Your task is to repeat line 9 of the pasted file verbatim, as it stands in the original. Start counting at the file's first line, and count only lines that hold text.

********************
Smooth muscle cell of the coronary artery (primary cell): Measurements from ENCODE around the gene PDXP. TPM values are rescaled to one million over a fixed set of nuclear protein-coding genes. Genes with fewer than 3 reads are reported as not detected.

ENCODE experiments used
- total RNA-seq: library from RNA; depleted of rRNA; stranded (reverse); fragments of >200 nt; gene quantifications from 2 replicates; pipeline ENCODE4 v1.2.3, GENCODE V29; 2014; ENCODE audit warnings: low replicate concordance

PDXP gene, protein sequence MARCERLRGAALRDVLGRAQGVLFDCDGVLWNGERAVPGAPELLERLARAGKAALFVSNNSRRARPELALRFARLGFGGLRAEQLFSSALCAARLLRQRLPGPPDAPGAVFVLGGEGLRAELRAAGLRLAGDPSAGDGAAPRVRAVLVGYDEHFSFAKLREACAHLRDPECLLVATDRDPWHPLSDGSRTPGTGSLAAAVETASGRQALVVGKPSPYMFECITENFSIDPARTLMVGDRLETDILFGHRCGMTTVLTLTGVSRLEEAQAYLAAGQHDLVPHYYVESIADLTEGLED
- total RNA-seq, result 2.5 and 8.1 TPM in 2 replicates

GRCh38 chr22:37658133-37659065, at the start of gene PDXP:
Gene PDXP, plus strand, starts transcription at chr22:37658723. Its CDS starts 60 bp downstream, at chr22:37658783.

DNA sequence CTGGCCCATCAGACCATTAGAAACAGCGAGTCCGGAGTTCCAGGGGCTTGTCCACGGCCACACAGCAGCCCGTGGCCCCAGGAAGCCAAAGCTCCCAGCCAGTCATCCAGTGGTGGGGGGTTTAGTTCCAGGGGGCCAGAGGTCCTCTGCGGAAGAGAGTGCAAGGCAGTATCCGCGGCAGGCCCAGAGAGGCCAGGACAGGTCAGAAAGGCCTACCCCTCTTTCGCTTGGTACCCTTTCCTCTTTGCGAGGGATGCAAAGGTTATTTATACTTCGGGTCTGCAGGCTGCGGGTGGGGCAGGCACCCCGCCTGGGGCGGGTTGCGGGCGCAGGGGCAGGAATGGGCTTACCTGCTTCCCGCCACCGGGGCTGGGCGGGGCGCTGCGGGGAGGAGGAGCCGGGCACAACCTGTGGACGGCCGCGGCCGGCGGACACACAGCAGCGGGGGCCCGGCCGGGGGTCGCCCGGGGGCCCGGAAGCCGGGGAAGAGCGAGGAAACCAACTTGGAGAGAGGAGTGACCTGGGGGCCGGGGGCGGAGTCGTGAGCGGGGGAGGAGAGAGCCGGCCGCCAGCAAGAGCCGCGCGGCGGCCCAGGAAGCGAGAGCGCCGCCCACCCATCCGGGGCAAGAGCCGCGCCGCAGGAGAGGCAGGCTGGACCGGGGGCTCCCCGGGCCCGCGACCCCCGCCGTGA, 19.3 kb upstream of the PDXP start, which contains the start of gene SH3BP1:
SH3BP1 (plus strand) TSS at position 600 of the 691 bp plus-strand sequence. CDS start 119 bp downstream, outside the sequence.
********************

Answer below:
SH3BP1 (plus strand) TSS at position 600 of the 691 bp plus-strand sequence. CDS start 119 bp downstream, outside the sequence.